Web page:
2018-08-08 / Front Page

Fatal hit and run crash ends with suspect’s suicide

‘It doesn’t get much worse’
810-452-2616 • pfoley@mihomepaper.com

IMLAY CITY — Police say if Alexander George Waschull, 47, of Shelby Township had just stayed with his Jeep Friday morning following a fatal motorcycle crash, he’d likely still be alive and facing misdemeanor charges.

Instead he ran, and set in motion a massive manhunt that ended early Saturday morning when a Lapeer County Sheriff’s Dept. deputy found his lifeless body in a nearby cornfield. Imlay City Police Chief Scott Pike said it appears Waschull shot himself in the head with a .45 caliber handgun after spending most of the day hiding in a cornfield east of South Cedar Street and north of Newark Road.

Pike said Waschull on Friday was driving south on South Cedar Street in his silver Jeep with his 9-year-old son and his mother following in a separate vehicle about 10 a.m. when made a left turn into the Big Boy restaurant and into the path of a Harley- Davidson motorcycle ridden by Rick Dahn, 54, of Almont.

Dahn, who grew up in Imlay City and was a member of the Imlay City Fraternal Order of Eagles Ayre No. 4082, died at the scene.

Following the accident, Pike said, Waschull got out of his vehicle, tossed his son to his mother and ran off in an unknown direction, setting off a citywide manhunt. Pike said the Waschull has had police contacts, mainly in Macomb County for weapons offenses, domestic violence, drunken driving and disorderly conduct. He added Macomb County’s 16th Judicial Circuit currently had issued a personal protection order (PPO) prohibiting him from possessing weapons, but it hadn’t been served yet.

Pike said he didn’t know much about the PPO other than that Macomb County courts had given one to a woman with a different last name. The records Pike had didn’t indicate where she was from or their relationship.

Waschull was listed as an Ameriprise financial advisor in Bloomfield Hills early Friday, but by the end of the day his photo and bio had been removed from the company’s website.

Waschull was in Imlay City visiting family and there was speculation that he had come to stash his weapons to keep them from being seized by police. Pike said his officers found 16 firearms, most of them loaded, in the back of Waschull’s Jeep following the accident.

Pike said conviction of causing an accident resulting in death is a misdemeanor, punishable by up to a year in jail. Leaving the scene of a fatal accident is a 15-year felony. Waschull had no outstanding warrants at the time of the accident. “It was a horrible accident, but it was an accident,” Pike said. “We would have liked him to resolve this without (more) death,” Pike said.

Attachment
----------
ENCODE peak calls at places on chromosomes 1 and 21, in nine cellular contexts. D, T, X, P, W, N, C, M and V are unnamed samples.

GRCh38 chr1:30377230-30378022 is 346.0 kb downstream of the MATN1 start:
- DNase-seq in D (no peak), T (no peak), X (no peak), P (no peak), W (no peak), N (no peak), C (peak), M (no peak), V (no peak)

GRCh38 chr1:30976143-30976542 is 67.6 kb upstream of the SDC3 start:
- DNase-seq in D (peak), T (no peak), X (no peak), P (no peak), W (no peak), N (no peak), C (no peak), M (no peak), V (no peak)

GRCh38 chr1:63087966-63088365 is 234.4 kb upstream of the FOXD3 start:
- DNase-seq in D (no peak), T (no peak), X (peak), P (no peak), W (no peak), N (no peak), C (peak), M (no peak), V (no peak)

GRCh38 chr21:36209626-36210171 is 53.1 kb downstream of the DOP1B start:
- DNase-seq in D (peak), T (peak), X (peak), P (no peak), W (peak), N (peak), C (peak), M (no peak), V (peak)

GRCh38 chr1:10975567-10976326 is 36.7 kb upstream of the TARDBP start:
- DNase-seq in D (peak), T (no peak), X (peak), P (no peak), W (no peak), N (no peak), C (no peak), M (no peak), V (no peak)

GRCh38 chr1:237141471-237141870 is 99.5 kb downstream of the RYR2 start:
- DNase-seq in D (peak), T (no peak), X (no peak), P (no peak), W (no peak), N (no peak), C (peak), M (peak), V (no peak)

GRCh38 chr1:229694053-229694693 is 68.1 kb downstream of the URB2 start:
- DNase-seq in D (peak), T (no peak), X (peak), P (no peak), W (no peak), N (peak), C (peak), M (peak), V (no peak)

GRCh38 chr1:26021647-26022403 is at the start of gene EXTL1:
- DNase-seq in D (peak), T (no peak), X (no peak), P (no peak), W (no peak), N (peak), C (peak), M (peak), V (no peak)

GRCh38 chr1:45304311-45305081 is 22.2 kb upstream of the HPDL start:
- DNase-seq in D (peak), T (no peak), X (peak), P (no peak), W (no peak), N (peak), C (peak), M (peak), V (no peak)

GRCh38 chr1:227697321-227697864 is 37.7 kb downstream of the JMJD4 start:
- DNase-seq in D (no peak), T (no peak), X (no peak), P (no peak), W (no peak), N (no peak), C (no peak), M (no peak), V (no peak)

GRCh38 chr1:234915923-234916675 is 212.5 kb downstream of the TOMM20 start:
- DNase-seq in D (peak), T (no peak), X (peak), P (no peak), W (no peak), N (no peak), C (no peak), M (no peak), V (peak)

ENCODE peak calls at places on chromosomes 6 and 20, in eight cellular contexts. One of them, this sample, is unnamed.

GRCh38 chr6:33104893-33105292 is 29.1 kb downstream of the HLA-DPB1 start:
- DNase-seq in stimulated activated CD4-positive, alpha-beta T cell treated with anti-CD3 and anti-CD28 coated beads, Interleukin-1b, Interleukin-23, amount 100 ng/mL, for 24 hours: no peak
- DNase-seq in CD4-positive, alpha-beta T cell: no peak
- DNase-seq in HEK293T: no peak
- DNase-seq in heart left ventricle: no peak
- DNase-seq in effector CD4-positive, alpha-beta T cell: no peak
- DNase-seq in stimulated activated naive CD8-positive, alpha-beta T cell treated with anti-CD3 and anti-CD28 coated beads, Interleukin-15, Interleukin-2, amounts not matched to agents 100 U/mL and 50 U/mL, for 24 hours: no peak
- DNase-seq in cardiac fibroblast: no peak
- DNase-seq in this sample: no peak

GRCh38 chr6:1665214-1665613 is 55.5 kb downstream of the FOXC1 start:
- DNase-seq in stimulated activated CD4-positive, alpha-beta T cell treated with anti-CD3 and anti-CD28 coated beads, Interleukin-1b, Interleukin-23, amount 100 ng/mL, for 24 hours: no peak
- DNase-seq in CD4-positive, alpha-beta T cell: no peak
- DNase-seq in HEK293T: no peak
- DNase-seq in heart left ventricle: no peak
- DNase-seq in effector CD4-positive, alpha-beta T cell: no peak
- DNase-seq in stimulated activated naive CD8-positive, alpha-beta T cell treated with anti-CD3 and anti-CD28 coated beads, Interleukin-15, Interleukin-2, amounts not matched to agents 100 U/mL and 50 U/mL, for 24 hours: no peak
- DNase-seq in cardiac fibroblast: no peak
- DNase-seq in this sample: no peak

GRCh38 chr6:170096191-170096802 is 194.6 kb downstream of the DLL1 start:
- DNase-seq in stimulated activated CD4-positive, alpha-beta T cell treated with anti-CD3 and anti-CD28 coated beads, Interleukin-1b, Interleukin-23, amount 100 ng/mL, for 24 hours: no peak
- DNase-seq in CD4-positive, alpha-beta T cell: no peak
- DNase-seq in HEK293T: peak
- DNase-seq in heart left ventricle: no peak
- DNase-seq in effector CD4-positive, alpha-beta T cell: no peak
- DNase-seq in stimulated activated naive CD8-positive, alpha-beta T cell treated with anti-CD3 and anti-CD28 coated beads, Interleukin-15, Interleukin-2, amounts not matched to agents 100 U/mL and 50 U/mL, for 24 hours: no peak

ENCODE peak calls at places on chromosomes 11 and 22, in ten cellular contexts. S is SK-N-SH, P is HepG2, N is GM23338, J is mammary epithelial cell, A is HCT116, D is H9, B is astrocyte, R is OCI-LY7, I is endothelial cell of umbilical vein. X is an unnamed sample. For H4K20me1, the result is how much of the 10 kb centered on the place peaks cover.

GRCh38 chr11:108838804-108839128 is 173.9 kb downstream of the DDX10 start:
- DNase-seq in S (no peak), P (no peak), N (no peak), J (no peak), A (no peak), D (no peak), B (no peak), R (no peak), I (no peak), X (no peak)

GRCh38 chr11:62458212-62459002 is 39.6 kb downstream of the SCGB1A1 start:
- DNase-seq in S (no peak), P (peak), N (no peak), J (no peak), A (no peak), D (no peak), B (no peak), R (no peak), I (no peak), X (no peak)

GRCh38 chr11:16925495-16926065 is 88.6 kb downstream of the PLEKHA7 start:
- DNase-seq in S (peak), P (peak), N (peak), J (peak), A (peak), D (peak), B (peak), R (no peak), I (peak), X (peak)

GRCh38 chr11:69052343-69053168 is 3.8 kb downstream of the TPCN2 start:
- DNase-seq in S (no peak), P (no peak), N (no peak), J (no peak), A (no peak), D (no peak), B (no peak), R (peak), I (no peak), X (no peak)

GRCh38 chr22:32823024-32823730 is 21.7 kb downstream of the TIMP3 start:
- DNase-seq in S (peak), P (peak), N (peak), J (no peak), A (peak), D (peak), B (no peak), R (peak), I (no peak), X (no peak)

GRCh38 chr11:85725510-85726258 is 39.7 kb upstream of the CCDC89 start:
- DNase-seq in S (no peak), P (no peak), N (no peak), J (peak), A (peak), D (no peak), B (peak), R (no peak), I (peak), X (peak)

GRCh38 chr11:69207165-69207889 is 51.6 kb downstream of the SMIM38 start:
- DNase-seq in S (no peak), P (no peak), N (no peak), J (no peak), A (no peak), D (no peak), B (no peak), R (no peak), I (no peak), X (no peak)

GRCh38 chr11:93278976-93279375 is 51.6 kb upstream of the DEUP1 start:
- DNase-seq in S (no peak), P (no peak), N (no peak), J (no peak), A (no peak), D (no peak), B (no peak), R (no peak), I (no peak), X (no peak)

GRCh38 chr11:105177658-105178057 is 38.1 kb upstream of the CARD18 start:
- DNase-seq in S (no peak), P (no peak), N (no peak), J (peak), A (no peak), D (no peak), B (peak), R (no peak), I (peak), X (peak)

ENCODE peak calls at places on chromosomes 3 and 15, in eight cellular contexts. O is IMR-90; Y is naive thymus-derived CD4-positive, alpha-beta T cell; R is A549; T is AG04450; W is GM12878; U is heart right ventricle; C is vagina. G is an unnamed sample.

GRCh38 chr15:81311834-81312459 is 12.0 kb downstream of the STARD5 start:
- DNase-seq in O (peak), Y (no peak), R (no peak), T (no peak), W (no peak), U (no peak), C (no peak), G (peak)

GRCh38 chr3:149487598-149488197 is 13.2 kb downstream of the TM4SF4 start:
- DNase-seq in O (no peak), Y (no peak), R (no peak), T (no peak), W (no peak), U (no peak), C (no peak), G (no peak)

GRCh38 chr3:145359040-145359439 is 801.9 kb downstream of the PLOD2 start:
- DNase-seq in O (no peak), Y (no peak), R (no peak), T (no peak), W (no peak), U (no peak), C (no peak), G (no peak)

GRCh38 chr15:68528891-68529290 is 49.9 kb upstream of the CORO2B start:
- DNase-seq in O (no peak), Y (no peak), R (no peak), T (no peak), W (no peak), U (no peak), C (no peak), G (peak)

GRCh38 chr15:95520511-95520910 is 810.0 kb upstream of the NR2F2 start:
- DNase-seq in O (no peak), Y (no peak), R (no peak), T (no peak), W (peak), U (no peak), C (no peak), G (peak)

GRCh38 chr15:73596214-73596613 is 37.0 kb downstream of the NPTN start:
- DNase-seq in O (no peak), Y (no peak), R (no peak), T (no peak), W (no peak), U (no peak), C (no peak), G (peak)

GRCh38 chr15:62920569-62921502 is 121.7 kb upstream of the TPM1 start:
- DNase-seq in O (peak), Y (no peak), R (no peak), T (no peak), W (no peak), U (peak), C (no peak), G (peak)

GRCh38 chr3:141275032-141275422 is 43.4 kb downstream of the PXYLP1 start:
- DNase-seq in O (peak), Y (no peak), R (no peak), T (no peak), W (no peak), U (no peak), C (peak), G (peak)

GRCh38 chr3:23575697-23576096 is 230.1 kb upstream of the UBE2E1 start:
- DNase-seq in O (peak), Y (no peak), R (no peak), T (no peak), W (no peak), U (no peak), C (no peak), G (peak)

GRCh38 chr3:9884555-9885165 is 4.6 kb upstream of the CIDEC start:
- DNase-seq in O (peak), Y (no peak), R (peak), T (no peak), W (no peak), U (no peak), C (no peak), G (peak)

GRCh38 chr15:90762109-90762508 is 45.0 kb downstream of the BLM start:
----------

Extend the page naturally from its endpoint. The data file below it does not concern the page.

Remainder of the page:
Pike said 11 officers and a K-9 unit searched the city Friday from 10 a.m. to 2 p.m. in an unsuccessful attempt to locate Waschull. Special Deputy Steven Francis (a licensed helicopter pilot) flew over the area north and east of the South Cedar Street and Newark Road intersection for an hour beginning at 7 p.m. Friday in an attempt to find Waschull.

He said Francis reported spotting what appeared to be a trail through a corn field northeast of the Shopko store, but a ground search found nothing. About 2:30 a.m. Saturday employees at the Super 8 Motel on Newark Road told police they’d seen a man walking along the same path.

Deputy Adam Moran searched the area and found Waschull’s feet sticking out of the corn. Pike said he was dead from a single gunshot wound to the head.

It doesn’t get much worse,” Pike said. “We have two families devastated.”

Return to top

Copyright © 2009-2018 The County Press, All Rights Reserved

Click here for the E-Edition
2018-08-08 digital edition

Unrestricted access available to web site subscribers

Subscribers to the County Press newspaper can now purchase the complete online and E-Edition of the paper for as little as $5 for three months. If you want a six month subscription to the online edition it is $10 and a full year can be purchased for $20.

Non-subscribers can sign up for the online version for $15 for three months, $30 for six months and $60 for an annual subscription.